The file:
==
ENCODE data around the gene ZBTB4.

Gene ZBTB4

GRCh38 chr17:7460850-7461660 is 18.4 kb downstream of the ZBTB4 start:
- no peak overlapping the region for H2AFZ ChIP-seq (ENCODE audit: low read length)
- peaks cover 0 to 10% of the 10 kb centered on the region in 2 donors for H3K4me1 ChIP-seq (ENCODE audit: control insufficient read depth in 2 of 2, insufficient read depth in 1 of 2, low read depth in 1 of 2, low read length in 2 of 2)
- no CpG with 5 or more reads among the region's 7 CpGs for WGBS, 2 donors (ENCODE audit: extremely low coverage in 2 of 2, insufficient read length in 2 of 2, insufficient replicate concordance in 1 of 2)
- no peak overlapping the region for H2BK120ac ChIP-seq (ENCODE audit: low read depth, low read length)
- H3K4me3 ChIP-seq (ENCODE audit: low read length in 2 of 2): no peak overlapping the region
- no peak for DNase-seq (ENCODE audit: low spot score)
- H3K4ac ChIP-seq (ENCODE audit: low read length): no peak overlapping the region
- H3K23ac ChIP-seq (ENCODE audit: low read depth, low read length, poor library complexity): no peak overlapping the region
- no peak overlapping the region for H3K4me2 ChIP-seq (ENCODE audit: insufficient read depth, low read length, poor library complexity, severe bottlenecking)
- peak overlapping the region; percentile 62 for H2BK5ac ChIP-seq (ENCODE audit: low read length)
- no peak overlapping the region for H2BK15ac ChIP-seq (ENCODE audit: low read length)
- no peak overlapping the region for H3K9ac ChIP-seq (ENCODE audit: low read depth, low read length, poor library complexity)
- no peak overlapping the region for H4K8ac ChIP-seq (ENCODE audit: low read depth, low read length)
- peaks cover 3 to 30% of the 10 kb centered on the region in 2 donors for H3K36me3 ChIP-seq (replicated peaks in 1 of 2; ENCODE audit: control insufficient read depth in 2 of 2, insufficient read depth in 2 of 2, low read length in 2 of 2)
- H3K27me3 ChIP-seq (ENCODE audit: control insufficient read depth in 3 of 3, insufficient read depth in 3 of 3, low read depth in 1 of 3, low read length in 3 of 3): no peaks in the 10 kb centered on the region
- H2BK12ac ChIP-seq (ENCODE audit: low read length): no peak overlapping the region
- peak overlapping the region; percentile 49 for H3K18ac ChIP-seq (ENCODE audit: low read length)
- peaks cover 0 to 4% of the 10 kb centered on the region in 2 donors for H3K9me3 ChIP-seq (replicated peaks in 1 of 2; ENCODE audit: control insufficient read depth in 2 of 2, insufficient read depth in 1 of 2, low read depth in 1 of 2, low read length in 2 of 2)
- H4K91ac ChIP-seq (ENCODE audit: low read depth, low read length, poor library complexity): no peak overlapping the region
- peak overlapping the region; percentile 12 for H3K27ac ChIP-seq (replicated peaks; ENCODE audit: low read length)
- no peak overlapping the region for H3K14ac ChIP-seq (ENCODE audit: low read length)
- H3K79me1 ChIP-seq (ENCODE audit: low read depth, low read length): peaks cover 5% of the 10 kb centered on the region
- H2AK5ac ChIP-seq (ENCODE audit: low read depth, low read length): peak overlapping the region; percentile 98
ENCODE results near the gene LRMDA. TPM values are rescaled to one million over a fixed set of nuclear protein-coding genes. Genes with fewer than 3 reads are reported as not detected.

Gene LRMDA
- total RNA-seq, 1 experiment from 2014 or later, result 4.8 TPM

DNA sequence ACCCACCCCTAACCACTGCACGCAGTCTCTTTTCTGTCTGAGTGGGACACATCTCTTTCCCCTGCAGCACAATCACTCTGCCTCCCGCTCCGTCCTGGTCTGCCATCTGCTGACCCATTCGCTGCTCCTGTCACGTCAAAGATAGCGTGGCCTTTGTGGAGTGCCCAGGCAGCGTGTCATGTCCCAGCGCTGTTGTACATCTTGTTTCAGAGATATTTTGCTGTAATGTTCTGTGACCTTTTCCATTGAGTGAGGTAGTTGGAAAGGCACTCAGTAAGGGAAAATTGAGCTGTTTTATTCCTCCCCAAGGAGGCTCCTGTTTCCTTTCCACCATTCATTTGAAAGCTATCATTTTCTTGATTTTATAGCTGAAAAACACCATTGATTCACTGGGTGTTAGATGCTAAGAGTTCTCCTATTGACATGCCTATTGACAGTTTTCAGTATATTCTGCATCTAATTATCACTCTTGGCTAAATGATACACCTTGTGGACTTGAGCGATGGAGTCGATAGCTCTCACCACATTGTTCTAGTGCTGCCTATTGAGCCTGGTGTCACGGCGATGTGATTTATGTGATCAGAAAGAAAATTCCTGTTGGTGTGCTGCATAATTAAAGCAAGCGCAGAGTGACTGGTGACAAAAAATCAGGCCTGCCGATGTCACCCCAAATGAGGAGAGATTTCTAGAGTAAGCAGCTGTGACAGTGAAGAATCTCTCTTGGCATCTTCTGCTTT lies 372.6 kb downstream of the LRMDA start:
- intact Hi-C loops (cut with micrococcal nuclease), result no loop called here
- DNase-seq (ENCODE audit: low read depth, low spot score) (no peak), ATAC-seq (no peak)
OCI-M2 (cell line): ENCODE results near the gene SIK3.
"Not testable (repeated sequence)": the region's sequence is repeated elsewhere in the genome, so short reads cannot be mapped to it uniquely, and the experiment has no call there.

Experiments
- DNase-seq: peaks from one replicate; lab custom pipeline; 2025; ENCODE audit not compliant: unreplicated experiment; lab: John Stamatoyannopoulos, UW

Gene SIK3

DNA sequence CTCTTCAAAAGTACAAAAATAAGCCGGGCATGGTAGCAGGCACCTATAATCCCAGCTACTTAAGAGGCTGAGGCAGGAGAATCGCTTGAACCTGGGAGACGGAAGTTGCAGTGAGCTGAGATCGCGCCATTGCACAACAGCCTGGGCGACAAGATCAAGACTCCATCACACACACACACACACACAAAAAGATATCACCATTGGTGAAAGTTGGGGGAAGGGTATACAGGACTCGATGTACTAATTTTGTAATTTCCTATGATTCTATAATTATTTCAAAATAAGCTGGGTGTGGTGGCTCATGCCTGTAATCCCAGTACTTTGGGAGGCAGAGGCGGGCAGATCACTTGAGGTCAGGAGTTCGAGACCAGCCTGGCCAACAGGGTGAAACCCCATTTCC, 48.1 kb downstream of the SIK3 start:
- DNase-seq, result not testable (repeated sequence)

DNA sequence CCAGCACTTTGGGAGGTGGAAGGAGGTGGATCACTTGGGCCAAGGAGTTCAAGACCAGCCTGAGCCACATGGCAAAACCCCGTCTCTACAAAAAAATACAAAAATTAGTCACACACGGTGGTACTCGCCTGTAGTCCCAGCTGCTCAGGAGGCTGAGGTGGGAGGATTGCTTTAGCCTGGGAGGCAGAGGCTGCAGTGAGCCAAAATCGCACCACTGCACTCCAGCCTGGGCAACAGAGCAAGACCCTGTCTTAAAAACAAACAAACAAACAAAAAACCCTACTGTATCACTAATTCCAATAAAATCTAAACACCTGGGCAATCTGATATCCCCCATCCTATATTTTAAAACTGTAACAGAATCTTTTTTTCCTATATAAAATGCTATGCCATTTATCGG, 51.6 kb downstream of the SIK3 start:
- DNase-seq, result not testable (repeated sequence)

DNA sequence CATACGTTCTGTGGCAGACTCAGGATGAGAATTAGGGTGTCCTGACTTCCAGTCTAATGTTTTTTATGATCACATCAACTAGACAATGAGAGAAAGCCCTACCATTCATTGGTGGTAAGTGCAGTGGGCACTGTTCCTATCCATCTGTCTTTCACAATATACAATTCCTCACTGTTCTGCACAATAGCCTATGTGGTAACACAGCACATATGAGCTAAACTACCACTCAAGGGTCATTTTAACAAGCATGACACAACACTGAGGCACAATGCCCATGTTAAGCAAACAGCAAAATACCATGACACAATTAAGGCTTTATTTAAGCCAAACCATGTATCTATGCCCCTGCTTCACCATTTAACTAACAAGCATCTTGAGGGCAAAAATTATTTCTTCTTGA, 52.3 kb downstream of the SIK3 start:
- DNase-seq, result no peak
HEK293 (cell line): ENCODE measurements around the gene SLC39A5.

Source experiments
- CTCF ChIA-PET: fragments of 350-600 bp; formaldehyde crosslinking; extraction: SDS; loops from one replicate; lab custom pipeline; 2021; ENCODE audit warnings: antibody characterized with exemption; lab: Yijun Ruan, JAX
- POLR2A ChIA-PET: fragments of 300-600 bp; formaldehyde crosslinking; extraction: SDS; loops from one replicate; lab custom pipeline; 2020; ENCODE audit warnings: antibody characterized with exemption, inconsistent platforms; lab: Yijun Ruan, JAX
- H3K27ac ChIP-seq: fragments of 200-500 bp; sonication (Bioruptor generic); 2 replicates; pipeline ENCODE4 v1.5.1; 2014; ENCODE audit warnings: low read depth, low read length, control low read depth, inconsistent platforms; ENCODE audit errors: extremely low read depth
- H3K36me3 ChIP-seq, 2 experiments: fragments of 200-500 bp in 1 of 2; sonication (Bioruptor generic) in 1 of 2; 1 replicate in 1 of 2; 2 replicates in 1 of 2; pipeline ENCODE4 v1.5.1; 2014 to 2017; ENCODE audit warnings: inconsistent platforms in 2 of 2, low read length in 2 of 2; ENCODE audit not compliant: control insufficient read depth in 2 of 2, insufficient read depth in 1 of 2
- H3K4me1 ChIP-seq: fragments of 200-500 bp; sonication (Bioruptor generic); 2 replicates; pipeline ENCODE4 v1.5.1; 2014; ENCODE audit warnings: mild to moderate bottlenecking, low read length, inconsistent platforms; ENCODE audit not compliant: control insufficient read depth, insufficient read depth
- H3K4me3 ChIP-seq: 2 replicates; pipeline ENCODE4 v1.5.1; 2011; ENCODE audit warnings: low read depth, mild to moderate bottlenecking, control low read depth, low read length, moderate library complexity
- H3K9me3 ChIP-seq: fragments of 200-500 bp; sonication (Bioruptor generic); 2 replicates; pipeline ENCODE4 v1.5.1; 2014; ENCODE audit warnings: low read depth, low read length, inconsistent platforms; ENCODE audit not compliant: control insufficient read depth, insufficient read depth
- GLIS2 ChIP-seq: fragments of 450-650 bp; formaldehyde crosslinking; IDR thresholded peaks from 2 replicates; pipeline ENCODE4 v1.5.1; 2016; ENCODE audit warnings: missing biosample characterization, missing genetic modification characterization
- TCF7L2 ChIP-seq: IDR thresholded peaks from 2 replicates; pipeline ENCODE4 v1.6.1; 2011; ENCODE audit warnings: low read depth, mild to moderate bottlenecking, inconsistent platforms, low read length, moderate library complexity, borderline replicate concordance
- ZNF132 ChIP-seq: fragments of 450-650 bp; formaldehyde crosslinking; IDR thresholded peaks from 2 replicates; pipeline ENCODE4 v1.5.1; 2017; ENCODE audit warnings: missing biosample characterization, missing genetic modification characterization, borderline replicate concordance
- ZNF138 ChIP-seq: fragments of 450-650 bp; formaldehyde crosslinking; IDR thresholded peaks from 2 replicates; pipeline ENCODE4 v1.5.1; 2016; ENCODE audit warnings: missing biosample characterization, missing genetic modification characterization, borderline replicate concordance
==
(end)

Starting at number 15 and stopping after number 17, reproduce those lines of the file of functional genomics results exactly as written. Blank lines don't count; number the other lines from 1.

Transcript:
- no peak overlapping the region for H3K9ac ChIP-seq (ENCODE audit: low read depth, low read length, poor library complexity)
- no peak overlapping the region for H4K8ac ChIP-seq (ENCODE audit: low read depth, low read length)
- peaks cover 3 to 30% of the 10 kb centered on the region in 2 donors for H3K36me3 ChIP-seq (replicated peaks in 1 of 2; ENCODE audit: control insufficient read depth in 2 of 2, insufficient read depth in 2 of 2, low read length in 2 of 2)